In his latest Designer's Notebook feature for Gamasutra, freelance game designer and writer Ernest Adams outlines several "Twinkie denial conditions"
for developers that make bad design choices.
One of Adams' no-Twinkie conditions is the infamous "bad, boring boss battle" that could involve a perpetually self-healing boss, a boss rehashed from previous minor enemies, or a boss that requires endless repetition on the part of the gamer.
Sarah Ford, a contributor to this most recent crop of Twinkie denial conditions, explained, "One of the worst I've sat through is at the end of Final Fantasy X
. Spend the whole game chasing this epic whale thing and the last boss is a bin lid with legs. Total anticlimax."
"What's worse, you can't even die," she continued. "What's the point in that? It's not even a short symbolic battle, it stretches out forever and the thing keeps healing itself. Rubbish."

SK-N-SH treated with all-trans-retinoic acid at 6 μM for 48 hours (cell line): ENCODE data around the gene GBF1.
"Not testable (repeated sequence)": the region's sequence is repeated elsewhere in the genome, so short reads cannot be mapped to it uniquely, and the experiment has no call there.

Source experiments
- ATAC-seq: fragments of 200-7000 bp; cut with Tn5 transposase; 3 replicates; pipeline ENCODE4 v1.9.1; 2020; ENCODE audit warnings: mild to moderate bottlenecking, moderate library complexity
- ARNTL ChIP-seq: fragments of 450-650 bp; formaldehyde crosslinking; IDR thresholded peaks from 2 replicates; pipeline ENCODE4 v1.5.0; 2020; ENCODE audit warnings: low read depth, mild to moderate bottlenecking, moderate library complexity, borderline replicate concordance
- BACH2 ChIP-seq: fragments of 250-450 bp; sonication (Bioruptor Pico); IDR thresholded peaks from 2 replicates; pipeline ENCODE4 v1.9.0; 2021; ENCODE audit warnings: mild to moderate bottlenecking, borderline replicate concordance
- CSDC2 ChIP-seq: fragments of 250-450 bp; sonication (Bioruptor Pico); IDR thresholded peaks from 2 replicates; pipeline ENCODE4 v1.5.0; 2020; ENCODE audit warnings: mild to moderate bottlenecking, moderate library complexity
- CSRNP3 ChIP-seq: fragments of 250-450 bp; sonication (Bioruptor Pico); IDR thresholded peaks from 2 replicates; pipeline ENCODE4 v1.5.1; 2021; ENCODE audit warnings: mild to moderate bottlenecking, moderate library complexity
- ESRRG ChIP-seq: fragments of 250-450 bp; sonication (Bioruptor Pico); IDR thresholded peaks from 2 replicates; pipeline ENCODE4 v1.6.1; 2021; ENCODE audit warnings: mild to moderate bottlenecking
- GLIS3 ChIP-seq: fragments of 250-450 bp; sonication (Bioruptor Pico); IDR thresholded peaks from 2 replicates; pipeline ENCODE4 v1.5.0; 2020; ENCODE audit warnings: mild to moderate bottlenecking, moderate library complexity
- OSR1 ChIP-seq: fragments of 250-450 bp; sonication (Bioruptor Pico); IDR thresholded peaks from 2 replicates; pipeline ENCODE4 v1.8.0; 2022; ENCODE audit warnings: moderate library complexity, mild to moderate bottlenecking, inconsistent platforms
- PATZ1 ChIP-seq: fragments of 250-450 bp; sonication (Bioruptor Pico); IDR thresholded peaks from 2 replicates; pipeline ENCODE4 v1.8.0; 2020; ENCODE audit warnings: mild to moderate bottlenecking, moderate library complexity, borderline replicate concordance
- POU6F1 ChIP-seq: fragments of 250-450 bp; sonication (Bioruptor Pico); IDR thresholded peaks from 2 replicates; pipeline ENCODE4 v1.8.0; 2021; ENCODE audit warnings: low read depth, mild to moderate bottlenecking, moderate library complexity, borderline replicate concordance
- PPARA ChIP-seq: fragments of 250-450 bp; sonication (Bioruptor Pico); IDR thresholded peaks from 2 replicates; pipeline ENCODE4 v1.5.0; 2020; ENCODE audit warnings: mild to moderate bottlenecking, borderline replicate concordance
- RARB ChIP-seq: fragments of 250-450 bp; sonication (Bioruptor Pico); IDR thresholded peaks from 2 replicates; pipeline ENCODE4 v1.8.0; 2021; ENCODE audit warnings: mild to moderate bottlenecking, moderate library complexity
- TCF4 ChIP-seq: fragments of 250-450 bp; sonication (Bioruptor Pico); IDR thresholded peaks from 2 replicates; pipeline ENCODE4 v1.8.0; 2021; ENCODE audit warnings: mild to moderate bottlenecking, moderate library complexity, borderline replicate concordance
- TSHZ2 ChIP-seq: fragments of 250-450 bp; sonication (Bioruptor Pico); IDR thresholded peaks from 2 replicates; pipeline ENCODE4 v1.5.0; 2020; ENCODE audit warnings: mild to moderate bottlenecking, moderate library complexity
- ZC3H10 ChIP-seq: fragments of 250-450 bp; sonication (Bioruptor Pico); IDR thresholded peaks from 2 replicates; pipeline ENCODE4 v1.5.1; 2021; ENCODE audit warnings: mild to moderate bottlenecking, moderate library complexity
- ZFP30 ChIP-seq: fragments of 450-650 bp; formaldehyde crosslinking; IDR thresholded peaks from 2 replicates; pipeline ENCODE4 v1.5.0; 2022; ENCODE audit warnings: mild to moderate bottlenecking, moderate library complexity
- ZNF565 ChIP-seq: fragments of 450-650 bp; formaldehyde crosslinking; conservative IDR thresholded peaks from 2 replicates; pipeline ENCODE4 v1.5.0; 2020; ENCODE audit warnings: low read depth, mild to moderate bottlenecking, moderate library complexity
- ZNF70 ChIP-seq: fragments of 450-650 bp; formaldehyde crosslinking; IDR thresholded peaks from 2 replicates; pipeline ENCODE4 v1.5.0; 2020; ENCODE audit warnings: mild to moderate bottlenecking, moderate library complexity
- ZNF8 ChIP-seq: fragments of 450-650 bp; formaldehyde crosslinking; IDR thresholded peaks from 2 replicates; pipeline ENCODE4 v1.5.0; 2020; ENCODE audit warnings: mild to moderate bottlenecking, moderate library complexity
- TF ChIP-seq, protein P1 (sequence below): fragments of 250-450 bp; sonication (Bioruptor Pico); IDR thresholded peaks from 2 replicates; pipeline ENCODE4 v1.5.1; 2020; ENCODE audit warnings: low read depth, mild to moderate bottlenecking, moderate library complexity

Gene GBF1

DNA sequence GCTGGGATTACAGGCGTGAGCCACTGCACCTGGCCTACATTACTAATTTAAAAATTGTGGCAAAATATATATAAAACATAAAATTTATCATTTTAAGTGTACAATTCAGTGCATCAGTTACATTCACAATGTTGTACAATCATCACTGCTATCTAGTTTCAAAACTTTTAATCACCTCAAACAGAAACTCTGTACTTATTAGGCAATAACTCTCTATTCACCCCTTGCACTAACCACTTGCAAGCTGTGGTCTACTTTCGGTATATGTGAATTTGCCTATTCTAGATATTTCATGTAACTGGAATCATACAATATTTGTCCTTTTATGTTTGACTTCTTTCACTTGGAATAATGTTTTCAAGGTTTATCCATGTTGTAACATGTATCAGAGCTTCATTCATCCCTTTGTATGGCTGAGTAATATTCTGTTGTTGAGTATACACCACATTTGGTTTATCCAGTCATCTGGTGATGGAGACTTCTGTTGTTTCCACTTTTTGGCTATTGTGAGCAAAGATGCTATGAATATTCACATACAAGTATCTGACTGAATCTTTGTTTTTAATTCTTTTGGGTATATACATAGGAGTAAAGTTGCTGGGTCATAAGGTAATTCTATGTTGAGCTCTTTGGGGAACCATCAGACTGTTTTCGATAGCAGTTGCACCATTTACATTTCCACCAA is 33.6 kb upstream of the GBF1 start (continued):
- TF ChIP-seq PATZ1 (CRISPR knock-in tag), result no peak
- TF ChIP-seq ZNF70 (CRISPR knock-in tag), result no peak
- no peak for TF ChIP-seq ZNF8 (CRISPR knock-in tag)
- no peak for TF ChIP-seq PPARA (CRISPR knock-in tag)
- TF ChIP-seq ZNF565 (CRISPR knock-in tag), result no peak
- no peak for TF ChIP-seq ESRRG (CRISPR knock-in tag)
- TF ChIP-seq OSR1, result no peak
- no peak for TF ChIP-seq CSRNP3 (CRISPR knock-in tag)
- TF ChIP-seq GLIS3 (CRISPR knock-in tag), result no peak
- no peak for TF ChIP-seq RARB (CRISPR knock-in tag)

Another common game design flaw Adams notes is the poor placement of save points, particularly ones that are placed just before a long, unskippable and non-interactive cut scene. "Put your save points after
any non-interactive content (cut scenes, dialog, long walks), and shortly before any big fights," he suggests.
"If the player respawns with very little health, be sure to put some healing potions (or equivalent) around too, because respawning with low health straight into an unavoidable fight is another common complaint," he added.
Other Twinkie denial conditions compiled and commented on by Adams include game mechanics that are inconsistent with a story's plot, background music a player cannot turn off, and other missteps of game creation. The full Gamasutra feature
on the topic is available now.